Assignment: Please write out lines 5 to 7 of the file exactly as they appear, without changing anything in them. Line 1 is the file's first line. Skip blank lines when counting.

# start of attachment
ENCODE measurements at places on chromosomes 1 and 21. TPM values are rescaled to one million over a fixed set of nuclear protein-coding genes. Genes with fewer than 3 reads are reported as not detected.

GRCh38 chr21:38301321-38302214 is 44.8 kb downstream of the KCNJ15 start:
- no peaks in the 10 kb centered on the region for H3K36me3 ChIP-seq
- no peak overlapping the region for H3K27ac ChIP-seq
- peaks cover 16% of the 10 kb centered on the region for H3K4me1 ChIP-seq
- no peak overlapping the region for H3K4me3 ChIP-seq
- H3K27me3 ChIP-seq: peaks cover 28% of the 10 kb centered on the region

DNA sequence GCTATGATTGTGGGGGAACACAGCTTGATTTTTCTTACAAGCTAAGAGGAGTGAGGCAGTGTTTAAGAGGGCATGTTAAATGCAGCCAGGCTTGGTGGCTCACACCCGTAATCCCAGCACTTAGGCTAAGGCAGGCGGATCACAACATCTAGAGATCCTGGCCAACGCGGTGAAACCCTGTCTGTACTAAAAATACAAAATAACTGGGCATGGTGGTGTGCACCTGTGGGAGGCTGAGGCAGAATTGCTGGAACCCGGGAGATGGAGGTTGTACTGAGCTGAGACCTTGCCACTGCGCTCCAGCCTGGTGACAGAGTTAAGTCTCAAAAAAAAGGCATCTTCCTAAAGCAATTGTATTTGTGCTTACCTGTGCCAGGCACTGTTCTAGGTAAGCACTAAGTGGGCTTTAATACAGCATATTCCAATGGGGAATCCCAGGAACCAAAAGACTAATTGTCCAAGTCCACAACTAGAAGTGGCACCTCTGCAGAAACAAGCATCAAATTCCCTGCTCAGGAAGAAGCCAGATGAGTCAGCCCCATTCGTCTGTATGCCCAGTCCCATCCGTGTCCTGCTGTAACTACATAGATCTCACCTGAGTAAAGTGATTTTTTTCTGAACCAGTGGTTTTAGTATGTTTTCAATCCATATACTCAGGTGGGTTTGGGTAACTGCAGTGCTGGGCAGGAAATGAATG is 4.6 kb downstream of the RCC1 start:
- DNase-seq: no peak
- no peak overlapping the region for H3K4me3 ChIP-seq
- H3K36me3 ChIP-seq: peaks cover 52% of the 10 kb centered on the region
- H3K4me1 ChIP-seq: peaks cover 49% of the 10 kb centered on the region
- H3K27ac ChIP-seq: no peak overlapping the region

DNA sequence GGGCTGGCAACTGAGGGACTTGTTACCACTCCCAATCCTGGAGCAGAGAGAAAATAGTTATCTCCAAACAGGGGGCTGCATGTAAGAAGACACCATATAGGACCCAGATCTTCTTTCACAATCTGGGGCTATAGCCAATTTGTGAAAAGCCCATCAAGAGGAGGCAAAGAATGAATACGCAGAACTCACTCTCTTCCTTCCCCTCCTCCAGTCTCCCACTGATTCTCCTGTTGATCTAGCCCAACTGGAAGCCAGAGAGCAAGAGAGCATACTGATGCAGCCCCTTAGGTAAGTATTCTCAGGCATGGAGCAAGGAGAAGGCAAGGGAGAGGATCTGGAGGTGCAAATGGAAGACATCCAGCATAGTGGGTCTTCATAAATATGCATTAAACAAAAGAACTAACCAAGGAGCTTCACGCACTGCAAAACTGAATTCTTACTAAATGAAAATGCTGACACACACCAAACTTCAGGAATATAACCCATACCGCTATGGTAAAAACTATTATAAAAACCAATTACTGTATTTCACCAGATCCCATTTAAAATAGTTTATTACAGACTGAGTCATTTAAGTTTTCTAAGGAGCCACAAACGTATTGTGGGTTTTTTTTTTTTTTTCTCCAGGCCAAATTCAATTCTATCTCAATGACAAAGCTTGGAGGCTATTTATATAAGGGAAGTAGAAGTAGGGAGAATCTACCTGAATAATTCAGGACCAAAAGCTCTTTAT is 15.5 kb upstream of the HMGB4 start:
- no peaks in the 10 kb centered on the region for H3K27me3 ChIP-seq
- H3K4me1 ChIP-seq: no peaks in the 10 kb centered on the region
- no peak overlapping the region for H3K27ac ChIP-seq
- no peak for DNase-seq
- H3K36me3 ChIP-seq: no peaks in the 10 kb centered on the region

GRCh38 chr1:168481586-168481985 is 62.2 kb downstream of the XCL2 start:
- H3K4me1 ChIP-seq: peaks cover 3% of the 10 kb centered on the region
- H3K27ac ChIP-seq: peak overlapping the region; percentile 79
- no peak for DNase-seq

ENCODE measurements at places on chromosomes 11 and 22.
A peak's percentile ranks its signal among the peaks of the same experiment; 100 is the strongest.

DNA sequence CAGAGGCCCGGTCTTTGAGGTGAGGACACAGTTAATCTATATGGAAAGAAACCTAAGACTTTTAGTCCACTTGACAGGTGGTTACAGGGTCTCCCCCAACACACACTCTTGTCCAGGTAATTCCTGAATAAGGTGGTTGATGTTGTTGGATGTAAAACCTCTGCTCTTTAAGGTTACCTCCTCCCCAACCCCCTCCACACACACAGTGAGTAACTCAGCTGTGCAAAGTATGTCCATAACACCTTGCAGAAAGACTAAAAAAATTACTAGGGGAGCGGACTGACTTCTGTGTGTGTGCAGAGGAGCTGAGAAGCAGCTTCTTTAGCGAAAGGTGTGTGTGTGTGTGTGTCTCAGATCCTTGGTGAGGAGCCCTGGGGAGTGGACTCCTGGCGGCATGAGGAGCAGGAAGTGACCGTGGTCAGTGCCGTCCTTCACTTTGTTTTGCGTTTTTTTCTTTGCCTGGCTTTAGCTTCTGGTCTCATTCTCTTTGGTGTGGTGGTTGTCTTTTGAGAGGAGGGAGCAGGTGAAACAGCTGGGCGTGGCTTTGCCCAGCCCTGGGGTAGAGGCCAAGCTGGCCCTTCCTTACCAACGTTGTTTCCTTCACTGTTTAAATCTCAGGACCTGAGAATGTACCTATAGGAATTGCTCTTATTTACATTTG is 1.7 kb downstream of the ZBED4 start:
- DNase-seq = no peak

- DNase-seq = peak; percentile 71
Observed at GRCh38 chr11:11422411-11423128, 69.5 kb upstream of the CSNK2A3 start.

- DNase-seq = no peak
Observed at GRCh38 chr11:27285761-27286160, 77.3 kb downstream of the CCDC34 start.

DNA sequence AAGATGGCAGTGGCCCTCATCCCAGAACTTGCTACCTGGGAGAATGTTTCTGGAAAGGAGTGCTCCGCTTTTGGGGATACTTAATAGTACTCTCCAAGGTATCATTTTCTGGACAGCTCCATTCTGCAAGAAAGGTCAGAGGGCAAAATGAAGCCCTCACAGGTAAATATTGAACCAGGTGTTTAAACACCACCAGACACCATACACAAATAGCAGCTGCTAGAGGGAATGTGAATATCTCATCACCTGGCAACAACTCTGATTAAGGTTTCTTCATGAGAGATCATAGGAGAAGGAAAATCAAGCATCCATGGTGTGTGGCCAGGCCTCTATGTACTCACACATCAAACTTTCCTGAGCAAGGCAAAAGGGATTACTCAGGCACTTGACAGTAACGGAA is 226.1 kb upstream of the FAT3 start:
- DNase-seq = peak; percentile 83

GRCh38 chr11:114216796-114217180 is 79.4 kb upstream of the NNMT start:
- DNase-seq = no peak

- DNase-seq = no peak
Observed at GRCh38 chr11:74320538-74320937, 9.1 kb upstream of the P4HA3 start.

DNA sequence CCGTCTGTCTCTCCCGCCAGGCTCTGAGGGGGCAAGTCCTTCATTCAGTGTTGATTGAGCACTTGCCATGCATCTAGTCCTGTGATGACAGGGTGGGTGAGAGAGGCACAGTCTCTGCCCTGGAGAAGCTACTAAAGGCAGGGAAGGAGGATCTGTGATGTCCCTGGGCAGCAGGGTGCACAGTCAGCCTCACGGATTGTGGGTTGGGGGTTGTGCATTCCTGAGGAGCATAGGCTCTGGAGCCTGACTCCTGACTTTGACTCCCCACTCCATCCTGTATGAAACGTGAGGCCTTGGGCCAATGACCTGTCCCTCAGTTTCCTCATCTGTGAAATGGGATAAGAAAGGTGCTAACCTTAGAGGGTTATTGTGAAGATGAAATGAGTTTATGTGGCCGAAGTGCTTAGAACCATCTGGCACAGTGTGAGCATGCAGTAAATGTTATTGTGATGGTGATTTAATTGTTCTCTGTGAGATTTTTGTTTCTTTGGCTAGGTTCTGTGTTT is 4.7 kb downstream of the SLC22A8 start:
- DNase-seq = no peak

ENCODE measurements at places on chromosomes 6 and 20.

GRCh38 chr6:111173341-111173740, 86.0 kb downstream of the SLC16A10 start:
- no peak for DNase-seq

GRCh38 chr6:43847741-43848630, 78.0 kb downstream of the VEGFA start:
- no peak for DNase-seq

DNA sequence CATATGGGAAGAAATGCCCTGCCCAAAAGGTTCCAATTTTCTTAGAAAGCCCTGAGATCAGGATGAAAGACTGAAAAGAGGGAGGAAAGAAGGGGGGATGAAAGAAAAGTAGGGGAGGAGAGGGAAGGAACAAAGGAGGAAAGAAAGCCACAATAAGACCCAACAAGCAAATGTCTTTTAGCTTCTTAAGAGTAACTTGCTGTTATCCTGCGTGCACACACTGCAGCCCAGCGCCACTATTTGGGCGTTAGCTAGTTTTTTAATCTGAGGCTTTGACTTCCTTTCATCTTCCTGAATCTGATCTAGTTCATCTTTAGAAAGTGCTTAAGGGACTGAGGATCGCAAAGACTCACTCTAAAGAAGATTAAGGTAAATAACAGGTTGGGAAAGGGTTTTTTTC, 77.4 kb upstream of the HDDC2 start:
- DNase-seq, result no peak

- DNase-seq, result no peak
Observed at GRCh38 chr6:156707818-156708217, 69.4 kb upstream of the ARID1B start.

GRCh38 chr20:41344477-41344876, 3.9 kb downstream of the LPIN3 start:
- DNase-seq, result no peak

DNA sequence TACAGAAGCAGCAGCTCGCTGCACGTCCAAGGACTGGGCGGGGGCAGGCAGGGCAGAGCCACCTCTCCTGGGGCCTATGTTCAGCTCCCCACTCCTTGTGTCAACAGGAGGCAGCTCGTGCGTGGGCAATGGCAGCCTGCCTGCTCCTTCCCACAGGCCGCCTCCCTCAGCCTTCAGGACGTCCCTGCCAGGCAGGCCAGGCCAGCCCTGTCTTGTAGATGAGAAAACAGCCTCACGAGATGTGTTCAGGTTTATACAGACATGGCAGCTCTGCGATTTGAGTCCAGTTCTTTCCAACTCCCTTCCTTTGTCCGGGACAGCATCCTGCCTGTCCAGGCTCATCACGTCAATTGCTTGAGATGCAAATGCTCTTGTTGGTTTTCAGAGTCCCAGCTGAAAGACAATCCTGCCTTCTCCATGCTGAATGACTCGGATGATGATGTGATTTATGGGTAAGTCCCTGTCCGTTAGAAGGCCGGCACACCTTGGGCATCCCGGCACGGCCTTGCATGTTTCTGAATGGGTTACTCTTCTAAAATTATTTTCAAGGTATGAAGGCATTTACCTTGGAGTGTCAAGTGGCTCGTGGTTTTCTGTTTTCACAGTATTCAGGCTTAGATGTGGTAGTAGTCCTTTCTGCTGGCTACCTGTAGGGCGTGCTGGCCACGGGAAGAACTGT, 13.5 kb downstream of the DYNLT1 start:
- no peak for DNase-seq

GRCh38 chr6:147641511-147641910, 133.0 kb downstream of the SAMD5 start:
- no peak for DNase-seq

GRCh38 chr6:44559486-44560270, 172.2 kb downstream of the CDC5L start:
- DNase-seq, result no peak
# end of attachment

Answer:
- peaks cover 16% of the 10 kb centered on the region for H3K4me1 ChIP-seq
- no peak overlapping the region for H3K4me3 ChIP-seq
- H3K27me3 ChIP-seq: peaks cover 28% of the 10 kb centered on the region